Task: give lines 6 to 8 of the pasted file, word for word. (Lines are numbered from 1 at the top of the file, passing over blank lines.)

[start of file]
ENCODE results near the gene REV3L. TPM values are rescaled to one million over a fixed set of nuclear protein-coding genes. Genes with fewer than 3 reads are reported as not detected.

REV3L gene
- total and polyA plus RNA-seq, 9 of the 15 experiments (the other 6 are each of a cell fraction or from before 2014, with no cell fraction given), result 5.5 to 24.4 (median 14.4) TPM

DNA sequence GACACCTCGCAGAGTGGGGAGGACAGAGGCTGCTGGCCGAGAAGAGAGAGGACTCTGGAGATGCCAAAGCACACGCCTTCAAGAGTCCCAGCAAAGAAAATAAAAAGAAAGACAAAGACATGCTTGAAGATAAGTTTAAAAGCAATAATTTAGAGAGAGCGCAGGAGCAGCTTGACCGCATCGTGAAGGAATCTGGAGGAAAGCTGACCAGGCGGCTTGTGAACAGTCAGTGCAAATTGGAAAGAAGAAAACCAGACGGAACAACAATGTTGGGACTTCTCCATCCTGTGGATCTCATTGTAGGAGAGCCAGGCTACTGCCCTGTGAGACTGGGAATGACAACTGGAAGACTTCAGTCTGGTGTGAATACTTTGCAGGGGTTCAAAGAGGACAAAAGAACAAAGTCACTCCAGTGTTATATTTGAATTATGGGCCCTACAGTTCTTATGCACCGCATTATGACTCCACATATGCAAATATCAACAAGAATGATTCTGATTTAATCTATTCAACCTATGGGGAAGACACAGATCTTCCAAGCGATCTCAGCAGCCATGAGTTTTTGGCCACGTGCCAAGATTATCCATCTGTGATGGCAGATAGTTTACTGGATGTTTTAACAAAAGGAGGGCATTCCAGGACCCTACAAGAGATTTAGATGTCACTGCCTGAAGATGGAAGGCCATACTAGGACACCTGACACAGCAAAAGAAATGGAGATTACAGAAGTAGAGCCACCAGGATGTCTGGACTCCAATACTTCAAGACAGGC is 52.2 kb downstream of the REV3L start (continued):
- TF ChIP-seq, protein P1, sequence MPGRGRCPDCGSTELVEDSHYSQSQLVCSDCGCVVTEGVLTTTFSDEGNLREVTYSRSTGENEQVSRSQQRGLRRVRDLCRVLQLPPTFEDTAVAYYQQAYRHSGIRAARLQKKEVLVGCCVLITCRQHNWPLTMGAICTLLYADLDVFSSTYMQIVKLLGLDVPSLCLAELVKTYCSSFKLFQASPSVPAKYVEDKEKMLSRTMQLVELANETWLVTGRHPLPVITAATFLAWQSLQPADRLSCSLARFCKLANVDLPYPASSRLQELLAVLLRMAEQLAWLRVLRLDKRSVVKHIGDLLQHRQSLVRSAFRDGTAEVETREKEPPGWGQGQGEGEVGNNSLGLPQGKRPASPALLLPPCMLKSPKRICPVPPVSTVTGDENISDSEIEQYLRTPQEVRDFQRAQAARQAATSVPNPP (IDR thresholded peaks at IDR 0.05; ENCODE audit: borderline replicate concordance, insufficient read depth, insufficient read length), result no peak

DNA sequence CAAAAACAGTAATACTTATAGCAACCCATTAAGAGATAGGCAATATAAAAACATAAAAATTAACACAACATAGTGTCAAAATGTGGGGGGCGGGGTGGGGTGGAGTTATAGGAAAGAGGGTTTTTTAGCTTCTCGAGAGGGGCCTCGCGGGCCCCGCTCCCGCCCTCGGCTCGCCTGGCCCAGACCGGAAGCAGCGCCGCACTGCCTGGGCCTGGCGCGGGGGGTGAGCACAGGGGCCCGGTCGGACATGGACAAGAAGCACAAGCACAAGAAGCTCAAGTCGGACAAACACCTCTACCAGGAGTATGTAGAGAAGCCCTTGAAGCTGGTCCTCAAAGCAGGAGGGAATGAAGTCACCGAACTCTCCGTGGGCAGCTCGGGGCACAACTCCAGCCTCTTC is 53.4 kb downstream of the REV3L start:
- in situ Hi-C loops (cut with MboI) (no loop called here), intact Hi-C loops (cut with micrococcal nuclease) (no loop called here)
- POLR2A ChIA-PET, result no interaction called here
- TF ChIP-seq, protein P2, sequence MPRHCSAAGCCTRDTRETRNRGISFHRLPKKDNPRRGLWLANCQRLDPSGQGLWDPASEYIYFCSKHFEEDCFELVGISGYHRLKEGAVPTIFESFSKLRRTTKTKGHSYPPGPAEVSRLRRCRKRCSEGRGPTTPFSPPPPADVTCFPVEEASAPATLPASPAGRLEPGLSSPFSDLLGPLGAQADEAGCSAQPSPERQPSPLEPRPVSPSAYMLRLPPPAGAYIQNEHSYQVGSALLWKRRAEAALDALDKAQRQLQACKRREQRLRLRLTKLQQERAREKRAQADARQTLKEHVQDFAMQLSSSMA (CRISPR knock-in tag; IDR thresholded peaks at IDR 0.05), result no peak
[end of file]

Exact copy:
DNA sequence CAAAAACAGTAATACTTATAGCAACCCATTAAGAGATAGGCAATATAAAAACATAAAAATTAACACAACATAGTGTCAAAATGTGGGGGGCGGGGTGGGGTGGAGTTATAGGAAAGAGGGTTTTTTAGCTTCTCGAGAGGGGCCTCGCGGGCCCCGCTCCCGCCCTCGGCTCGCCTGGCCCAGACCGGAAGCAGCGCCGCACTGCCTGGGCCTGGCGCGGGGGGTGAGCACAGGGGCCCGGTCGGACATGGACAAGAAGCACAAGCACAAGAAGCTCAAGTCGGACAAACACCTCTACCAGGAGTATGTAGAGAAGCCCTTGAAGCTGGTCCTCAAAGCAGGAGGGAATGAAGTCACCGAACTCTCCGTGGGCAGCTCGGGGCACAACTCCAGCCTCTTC is 53.4 kb downstream of the REV3L start:
- in situ Hi-C loops (cut with MboI) (no loop called here), intact Hi-C loops (cut with micrococcal nuclease) (no loop called here)
- POLR2A ChIA-PET, result no interaction called here